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Foer's main point in this book is to use soccer as a sort of "metaphor," as he puts it, for globalization. He uses a series of vignettes about things unique to the sport to illuminate many of the issues surrounding globalization. Soccer, he suggests, is on the one hand a quintessentially global phenomenon. It is by far the most popular sport in the world, and it has penetrated virtually every corner of the planet, including (more so now than when Foer wrote his book) the United States. Clubs like Real Madrid and Manchester United are household names, with passionate fanbases on every continent.
On the other hand, though, soccer has a strong organic connection in many communities in Europe, South America, and elsewhere, and this is in part because it became intertwined with the political, social, and ethnic situations on the ground in these places. Globalization, Foer says, was supposed to efface many of these old divisions, but in his research, he still detects them in many places around the world, expressed through soccer. On the other hand, the game reflects many changes associated with globalization.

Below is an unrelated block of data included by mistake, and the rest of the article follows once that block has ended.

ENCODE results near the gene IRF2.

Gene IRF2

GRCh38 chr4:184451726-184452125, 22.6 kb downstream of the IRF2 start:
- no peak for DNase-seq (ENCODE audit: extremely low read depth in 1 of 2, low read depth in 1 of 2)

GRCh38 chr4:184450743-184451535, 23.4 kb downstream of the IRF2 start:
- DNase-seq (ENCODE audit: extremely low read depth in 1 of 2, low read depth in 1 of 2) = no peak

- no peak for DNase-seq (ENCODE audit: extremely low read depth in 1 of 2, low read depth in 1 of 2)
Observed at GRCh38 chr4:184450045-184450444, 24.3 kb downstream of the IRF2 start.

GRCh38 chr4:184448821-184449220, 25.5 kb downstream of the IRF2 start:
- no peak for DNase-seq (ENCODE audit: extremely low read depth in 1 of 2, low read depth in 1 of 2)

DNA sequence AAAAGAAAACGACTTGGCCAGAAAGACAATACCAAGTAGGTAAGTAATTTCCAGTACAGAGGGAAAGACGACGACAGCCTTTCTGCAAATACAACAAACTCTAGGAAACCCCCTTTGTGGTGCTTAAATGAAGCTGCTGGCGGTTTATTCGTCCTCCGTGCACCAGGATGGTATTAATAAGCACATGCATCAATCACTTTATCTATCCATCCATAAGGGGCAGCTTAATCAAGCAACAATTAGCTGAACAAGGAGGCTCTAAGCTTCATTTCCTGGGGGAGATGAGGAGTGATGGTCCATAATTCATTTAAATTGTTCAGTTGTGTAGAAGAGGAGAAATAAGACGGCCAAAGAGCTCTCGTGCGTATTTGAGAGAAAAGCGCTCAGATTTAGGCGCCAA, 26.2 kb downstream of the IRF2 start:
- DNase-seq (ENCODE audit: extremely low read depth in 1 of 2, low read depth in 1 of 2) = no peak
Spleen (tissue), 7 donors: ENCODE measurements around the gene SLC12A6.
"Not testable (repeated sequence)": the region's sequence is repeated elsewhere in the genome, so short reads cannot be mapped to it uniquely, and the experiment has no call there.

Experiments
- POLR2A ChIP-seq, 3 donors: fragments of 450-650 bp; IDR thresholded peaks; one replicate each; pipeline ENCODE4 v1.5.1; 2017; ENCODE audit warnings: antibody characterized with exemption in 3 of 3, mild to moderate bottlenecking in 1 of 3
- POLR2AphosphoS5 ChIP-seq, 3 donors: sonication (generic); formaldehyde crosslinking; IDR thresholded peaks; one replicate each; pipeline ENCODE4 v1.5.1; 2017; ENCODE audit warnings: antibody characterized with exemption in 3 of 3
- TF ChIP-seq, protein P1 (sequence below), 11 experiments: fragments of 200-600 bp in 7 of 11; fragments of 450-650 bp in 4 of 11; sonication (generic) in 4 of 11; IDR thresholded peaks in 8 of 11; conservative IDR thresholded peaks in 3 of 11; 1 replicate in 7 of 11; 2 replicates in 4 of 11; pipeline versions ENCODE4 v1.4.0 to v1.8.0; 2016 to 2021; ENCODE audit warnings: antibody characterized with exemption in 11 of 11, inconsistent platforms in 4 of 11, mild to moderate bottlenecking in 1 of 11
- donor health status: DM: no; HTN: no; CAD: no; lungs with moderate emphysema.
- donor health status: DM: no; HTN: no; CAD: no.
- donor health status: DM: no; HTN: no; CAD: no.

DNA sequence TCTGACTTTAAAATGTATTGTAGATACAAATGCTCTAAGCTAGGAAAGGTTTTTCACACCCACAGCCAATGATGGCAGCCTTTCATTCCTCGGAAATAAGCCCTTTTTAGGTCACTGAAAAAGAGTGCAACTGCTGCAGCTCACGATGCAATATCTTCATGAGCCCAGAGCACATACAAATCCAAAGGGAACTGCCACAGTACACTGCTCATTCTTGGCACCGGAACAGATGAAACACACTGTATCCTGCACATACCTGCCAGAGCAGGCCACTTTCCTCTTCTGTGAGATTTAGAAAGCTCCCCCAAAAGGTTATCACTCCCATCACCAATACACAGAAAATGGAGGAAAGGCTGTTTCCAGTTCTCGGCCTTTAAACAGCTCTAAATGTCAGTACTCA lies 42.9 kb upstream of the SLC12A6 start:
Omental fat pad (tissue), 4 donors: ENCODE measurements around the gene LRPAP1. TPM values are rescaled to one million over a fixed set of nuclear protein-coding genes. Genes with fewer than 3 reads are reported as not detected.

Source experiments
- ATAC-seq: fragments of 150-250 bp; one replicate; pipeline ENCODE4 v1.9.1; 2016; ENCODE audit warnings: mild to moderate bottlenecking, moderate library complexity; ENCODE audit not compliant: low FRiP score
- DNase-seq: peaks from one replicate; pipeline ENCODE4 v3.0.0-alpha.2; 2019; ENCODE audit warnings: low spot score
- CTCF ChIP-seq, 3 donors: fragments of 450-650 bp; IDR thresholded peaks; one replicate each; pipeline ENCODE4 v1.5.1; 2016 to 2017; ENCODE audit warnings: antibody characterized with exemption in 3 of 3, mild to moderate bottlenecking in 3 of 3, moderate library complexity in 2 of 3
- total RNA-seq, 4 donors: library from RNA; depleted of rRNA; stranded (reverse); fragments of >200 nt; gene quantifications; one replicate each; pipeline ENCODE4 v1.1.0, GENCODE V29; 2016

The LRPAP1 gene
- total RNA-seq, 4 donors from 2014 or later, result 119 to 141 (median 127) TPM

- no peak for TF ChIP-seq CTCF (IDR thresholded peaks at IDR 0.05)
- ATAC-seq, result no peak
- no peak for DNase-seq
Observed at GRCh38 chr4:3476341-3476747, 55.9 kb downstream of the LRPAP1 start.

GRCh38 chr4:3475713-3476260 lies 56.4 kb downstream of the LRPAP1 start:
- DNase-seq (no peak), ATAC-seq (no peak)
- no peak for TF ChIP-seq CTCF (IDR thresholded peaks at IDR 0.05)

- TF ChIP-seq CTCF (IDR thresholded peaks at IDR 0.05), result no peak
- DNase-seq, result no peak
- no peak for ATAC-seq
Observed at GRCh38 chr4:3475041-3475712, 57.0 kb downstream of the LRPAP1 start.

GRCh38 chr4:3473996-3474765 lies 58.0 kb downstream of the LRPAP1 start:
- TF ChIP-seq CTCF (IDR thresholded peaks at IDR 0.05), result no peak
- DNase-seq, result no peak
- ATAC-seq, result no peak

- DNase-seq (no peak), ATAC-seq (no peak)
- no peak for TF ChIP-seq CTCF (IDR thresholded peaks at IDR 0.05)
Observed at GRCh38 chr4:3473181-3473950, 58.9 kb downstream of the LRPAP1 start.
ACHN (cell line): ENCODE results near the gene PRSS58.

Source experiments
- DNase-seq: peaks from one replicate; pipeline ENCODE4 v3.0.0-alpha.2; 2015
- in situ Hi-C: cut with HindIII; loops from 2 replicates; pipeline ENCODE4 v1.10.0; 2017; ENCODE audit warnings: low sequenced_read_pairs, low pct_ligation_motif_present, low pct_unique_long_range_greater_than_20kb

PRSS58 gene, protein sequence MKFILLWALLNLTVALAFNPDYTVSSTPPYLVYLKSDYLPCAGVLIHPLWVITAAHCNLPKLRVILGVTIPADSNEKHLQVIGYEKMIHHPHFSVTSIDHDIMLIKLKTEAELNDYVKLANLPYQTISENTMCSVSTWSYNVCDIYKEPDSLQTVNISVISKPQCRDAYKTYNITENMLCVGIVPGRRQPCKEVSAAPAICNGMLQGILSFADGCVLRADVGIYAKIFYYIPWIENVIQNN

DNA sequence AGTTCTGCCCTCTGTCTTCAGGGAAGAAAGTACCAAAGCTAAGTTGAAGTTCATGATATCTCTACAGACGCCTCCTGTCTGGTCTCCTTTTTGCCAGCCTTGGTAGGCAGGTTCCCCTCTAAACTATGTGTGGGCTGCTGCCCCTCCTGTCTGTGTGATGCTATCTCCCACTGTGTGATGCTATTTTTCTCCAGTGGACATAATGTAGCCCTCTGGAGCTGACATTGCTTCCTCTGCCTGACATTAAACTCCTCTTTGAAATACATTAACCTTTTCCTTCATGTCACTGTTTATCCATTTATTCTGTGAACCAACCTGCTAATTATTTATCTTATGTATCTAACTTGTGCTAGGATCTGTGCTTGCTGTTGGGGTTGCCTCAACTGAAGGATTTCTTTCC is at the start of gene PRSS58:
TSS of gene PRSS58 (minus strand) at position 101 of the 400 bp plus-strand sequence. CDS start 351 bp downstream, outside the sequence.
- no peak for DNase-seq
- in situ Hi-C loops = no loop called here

His intent, in short, is to use the game to illustrate the positive and the negative aspects of globalization, and ultimately to argue that globalization (or at least its effects) has its limits, and that the way it has played out is very complex and contradictory. The game, like globalization itself, has manifested itself in different ways in different places around the world, and some of the loyalties, customs, and divisions have persisted, if expressed in different ways. Most powerfully, he argies that the globalization of soccer is different from the narrative surrounding globalization in general: It is hardly a case of American cultural hegemony, indeed it is exactly the opposite.
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